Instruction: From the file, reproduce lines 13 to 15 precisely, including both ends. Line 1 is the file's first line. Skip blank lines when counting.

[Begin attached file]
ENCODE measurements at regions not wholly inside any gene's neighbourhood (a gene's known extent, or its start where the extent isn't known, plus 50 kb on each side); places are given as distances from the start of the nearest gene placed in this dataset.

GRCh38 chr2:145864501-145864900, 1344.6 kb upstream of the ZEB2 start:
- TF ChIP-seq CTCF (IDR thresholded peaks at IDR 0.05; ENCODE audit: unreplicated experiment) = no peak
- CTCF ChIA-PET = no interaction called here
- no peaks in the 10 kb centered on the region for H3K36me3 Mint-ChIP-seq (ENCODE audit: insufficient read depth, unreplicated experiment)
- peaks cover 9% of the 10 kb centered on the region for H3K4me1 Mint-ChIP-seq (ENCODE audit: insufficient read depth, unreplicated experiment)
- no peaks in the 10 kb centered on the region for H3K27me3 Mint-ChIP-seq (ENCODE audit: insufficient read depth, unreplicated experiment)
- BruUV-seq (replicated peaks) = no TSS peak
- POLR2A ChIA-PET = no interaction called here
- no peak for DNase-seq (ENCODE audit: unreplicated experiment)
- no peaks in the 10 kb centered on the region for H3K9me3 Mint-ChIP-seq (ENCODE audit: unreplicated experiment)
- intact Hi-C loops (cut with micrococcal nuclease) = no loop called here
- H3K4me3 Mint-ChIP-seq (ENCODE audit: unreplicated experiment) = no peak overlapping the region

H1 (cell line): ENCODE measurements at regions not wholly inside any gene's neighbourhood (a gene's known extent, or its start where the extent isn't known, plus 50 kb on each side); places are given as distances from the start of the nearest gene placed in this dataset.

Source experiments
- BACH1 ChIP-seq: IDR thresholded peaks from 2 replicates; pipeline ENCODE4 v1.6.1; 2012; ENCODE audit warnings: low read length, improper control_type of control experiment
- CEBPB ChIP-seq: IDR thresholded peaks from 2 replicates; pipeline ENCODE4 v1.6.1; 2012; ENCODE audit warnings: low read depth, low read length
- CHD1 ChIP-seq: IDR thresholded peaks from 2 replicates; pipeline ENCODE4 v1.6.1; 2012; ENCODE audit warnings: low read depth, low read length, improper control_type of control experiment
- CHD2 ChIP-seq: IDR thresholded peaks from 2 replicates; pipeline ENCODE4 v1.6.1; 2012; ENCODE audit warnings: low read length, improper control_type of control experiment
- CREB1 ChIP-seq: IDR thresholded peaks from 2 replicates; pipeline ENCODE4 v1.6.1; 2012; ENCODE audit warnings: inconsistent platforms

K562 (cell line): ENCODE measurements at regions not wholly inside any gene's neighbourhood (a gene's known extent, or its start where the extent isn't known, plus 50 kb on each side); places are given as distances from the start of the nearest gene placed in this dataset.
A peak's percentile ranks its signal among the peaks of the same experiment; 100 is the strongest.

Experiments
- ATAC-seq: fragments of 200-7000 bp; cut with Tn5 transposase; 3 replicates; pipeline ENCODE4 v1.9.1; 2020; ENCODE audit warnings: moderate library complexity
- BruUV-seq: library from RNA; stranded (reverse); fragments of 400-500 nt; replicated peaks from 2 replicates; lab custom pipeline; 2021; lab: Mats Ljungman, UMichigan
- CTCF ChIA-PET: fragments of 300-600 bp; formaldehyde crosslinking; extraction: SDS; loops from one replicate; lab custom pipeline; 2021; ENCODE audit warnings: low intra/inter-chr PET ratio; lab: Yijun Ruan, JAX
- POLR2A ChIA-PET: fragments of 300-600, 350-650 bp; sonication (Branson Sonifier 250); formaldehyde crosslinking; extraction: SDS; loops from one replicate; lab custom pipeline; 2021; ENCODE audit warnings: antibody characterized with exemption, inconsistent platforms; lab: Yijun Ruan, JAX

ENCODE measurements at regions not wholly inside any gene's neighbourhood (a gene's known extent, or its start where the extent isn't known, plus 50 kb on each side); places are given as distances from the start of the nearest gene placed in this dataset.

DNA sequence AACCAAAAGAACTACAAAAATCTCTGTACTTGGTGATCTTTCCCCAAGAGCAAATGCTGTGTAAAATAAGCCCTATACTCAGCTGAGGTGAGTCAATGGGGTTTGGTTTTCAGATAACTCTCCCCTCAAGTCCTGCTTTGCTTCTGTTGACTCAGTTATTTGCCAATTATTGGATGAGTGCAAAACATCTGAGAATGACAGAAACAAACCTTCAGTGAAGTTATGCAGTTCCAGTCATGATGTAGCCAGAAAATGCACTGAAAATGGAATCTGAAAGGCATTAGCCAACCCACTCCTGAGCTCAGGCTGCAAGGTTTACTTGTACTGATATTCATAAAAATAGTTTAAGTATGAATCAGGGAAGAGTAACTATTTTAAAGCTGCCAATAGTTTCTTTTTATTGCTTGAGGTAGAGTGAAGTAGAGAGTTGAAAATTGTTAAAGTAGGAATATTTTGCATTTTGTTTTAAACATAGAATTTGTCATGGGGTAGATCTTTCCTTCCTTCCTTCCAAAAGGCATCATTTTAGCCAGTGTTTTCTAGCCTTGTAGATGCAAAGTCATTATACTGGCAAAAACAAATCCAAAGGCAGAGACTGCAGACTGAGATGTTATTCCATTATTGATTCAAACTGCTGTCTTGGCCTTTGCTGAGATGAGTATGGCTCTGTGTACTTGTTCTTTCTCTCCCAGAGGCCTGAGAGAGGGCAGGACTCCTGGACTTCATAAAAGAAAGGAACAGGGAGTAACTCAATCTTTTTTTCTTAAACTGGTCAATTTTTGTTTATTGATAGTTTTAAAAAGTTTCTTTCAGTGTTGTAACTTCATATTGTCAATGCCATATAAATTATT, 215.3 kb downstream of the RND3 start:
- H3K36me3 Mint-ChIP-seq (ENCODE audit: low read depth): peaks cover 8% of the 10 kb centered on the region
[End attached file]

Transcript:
- H3K4me3 Mint-ChIP-seq (ENCODE audit: unreplicated experiment) = no peak overlapping the region

H1 (cell line): ENCODE measurements at regions not wholly inside any gene's neighbourhood (a gene's known extent, or its start where the extent isn't known, plus 50 kb on each side); places are given as distances from the start of the nearest gene placed in this dataset.

Source experiments